Tabloid news papers and magazines tend to stereotype the most. They use women as the butt of jokes and also to advertise products. The media shows women as housewives to advertise cleaning products. This makes the younger generation think that all women are like this. This means that they are gender stereotyping but this is through no fault of their own, this is an example of the media causing people to gender stereotype. A person’s peer group affects their image of gender. Peers often get their stereotypes from older peers that they look up to.
One example is that many young people have the view that all women are kitchen slaves who just wash, clean and cook; again this is a stereotype because not all women are like this. With employment several factors affect what sort of job you get. Whether you are male or female unfortunately has a big effect on what job you do. Males tend to go for managerial careers or work as a doctor, artist, engineer, or a politician for example. Females on the other hand are usually associated with household work, nursing, secretary and other office work, or a primary school teacher.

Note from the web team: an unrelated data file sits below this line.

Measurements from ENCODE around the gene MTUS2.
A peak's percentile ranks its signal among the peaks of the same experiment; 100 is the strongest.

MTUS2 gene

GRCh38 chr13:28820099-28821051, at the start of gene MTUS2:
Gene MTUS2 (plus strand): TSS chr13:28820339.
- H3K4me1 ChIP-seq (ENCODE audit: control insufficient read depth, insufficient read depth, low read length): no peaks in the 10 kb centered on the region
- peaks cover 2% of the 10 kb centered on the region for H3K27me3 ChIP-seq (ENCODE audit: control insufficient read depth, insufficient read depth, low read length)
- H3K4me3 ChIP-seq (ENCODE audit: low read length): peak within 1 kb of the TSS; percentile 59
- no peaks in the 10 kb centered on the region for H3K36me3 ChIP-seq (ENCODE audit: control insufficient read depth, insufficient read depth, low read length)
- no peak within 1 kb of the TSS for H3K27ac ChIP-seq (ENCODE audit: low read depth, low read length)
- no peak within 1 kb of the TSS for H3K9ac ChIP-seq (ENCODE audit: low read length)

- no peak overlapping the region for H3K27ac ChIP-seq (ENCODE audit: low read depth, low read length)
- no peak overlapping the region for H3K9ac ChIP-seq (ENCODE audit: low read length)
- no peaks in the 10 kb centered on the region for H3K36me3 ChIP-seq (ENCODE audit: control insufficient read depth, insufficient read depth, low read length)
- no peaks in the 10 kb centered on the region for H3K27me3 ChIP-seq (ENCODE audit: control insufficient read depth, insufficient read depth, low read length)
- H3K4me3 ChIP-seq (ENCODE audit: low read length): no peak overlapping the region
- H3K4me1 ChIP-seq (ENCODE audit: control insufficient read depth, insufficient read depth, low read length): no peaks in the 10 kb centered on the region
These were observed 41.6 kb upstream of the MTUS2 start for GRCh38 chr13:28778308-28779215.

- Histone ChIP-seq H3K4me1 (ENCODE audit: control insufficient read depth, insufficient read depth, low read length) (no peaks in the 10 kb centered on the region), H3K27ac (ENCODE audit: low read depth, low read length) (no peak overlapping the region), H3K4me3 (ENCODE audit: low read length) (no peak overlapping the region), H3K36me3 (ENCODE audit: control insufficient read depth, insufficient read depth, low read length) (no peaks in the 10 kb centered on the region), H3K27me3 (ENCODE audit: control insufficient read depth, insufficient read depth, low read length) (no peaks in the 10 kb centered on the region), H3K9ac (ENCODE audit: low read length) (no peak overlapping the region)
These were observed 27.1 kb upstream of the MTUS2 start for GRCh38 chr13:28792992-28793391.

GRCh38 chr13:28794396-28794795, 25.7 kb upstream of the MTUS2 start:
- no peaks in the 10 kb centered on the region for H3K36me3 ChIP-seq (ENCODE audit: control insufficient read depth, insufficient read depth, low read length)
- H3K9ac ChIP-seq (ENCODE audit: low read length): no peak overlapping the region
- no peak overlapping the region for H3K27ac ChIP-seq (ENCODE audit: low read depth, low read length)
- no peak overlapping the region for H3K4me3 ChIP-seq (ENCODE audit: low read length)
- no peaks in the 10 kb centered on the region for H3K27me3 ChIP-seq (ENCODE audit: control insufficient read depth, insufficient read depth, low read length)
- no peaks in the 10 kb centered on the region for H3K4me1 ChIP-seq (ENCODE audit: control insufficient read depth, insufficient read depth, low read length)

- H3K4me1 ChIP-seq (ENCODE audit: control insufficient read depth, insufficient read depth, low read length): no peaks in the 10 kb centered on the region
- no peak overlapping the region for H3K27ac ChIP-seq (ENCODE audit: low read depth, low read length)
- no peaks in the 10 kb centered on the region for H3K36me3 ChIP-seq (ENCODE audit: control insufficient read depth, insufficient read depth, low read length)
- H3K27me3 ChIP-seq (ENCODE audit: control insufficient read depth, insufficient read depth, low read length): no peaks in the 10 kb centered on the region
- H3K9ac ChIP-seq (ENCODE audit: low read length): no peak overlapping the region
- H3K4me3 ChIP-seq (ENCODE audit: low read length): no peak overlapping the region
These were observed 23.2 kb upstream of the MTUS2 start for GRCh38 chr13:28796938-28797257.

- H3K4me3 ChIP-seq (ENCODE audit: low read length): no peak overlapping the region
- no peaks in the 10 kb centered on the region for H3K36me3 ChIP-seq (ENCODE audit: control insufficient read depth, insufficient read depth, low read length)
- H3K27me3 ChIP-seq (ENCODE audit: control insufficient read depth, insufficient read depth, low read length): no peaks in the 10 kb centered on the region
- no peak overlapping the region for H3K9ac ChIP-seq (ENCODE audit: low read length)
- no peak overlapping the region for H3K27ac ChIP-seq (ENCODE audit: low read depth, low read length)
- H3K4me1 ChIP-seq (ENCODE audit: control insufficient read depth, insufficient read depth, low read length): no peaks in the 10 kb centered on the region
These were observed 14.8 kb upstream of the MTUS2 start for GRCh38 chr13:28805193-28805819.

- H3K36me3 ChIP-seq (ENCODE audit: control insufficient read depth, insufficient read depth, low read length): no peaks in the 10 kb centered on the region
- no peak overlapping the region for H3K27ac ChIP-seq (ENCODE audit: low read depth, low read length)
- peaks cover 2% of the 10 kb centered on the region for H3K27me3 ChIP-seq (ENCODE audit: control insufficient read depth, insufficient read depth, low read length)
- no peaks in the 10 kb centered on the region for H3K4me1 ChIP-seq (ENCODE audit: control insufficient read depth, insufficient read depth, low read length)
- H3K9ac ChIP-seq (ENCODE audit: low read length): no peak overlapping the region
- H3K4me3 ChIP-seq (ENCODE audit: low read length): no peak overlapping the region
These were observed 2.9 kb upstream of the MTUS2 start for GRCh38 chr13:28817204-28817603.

Most of these jobs are generally lower paid jobs, and women are on average earning i??5000 less than their male counterparts, even if it is the same job title. Females are also generally denied upper managerial jobs, due to the stereotypical views that male employers have over their female employees. As you can see from table 4 (see Appendix) females tend to work in administrative and secretarial occupations, which are typical stereotypical female occupations There are two main roles that women play in the media. They are as a housewife, when advertising products that are to do with cleaning, Hoovers, ironing and other household chores.
This role reinforces the stereotype that we all use for women. The other role for women in the media is as a sex symbol, they advertise anything from cars to magazines. They often do this to tempt you to buy the product they are trying to sell. In our society today I think that children are born with a gender image but not a largely biased one. As the child grows elements of primary and secondary socialisation will begin to modify their views for better or for worse depending on which elements of primary or secondary socialisation changes them the most.
It all comes down to the topics of nature or nurture. Nature is how you are brought up and nurture is the way your environment influences your upbringing. I also believe that that gender roles in our society are based on prejudice. As I have explained in my essay people prejudge others this is literally what prejudice is. You see people stereotyping every day and all stereotypes are prejudiced, these are often influenced from other people and other things.